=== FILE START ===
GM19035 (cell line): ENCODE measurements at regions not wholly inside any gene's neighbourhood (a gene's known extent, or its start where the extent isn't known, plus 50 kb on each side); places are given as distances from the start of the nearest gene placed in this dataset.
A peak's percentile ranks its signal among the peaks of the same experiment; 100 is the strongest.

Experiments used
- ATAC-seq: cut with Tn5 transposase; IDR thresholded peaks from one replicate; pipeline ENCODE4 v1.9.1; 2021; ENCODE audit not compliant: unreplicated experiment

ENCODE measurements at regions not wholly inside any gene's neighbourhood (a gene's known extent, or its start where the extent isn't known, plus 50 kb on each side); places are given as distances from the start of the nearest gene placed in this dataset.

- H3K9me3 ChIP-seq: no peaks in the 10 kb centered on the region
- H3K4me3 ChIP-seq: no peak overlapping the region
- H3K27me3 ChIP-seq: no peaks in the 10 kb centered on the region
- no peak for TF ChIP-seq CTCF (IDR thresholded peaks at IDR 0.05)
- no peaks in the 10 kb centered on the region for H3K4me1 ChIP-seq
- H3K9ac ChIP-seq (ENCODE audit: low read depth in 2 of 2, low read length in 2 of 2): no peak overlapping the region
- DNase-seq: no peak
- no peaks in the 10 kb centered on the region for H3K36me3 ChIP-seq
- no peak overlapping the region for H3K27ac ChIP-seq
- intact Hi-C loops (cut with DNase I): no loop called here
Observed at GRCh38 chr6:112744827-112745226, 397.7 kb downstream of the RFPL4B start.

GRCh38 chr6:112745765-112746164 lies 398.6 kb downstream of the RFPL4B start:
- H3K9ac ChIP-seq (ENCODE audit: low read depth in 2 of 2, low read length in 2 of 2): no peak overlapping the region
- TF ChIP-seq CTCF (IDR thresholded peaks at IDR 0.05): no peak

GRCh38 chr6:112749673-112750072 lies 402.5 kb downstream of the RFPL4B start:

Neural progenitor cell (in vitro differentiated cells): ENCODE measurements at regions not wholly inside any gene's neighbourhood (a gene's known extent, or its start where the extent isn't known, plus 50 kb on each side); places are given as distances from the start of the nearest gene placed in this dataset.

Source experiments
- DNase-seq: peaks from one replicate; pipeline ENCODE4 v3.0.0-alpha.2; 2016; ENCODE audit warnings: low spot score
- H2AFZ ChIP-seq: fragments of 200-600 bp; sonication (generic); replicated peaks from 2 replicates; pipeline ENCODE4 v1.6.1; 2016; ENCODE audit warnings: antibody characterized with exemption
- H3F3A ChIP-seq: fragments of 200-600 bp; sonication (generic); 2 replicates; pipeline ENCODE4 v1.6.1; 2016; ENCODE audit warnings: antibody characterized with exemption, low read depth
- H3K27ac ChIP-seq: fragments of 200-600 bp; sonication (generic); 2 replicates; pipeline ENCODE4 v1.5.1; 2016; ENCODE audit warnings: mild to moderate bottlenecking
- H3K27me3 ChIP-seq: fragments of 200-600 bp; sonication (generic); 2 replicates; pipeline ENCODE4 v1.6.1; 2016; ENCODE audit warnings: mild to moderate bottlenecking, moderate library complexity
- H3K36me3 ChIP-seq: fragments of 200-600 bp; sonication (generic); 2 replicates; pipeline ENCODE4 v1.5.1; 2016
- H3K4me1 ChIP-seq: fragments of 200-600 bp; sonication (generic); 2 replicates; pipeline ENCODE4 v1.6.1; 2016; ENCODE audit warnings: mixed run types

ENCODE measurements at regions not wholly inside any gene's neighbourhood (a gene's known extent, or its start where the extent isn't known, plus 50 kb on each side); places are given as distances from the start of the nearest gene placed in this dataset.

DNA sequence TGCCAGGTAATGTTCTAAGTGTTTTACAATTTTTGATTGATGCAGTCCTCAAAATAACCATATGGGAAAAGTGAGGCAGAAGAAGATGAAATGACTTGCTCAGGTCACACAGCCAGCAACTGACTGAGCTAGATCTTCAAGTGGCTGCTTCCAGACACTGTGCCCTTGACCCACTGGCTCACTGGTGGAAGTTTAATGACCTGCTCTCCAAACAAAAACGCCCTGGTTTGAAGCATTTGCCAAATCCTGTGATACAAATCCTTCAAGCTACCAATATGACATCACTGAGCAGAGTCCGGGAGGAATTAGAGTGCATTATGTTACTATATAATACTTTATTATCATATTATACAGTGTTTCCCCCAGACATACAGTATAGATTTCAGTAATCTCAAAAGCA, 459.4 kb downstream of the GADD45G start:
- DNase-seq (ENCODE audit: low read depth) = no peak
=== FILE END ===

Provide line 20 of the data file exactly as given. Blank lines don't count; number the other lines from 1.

GRCh38 chr6:112749673-112750072 lies 402.5 kb downstream of the RFPL4B start: